Last weekend, I went to the Len Foote Hike Inn in the Appalachian mountains with a group of about thirty other women. One of the women in my Bahá’í community has been organizing this women’s retreat for three years now, which has grown each year as the original hikers have invited their friends, and those friends have invited their friends in turn.
To get to the Hike Inn requires a 5 mile hike through the Appalachians. Once you’re there, you have a sparse but relatively comfortable bunk to sleep in, hot showers, and food prepared for you. With cell phone use highly discouraged, we spend most of our time talking, playing games, putting together puzzles, and, for me, knitting.
This is the second year that I’ve gone, and having done this once before, I was more prepared this time. For one thing, I invested in an actual hiking backpack, which my shoulders appreciated. Still, I’m not the most fit person out there, and despite having turned up the incline on the treadmill a few times to practice, I was pretty tired by the time the hike was over.
There’s one particular part, in the second half of the hike, that’s a bit steeper than the rest, and goes uphill for longer. Last year, I’d finally had to give in and stop to rest, only to find that there was a bench just around the next bend, if I could have just made it a little bit longer. With that mind, I resolved this year that I wouldn’t stop until I got to that bench.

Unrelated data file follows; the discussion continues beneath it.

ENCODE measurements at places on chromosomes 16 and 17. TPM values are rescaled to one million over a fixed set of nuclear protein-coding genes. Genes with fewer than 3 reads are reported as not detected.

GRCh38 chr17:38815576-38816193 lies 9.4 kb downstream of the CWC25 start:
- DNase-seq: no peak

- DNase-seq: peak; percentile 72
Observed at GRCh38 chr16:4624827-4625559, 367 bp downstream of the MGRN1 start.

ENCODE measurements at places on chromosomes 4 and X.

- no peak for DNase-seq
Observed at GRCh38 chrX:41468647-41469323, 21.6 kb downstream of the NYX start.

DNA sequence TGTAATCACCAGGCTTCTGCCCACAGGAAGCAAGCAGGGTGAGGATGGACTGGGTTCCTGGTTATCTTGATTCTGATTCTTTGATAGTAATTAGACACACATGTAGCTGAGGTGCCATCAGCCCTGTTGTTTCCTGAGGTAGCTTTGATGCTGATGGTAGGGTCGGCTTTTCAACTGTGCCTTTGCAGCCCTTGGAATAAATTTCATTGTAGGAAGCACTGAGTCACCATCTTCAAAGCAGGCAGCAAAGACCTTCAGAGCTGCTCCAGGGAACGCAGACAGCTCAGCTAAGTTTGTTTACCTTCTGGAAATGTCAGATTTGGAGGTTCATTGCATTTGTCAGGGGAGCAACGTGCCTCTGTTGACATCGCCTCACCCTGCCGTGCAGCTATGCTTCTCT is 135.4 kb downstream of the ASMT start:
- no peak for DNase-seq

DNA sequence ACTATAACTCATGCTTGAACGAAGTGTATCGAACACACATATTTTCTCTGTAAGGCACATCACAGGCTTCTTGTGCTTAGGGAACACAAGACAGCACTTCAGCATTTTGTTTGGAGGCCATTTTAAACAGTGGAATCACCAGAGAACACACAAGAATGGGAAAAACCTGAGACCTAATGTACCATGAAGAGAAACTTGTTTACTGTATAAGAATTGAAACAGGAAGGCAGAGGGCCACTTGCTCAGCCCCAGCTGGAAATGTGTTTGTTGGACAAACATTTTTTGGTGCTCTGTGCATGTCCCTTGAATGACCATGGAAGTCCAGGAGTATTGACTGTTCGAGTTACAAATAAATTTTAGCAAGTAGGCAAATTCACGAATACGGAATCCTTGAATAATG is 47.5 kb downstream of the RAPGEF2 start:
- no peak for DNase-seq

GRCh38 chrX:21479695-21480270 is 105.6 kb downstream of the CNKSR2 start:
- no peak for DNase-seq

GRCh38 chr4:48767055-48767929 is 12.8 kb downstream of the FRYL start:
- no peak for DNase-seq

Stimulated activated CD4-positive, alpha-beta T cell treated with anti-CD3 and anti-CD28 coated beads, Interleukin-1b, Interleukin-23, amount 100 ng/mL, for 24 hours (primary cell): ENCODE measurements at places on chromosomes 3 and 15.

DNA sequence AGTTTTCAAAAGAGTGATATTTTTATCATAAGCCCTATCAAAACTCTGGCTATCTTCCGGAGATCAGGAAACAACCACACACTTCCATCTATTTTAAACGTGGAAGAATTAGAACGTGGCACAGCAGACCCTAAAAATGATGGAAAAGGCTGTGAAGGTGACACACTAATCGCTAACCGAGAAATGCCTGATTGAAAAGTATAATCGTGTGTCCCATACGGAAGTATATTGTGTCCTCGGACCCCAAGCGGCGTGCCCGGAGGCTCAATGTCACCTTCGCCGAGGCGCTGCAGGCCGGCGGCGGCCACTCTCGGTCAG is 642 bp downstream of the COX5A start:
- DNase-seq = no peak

It was tempting at times, but I made my way up the path, albeit sweating and panting, and by the time I reached the bench, I found that I didn’t need it anymore. That was a pretty awesome feeling, surpassed only by the experience of changing out of my hiking shoes into slippers once we reached the Hike Inn, which was positively heavenly.
While I imagine that most of the other women in my group may have been going to spend a weekend with people they have a lot in common with, it was almost the exact opposite for me. Most of the women there were in their 40s, some older—at 31, I was the youngest by a decade, and quickly gained the nickname Mèi Mei (“younger sister”—did I mention the woman who organizes this has spent a lot of time in China?). I believe I was also the only woman there who had never been married or had children.
So, while others may have been enjoying a vacation from their husbands and children, spending time in the company of other women who could relate to their familial experiences, I was leaving behind only an empty condo for the weekend, and soaking in all I heard, making mental notes for the future Caity who would have more in common with these women.
It was an inspiring weekend. Some of the women I spoke to had gone through incredible challenges in their lives, but all were cheerful, kind, and full of good humor. With those radiant souls in mind, it seems only fitting to close with one of the quotes we read in a discussion on gratitude that was held over the weekend:
We can complain because rose bushes have thorns, or rejoice because thorns have roses.
— Alphonse Karr
We can complain because a beautiful view requires a five mile hike, or rejoice because a five mile hike leads to a beautiful view.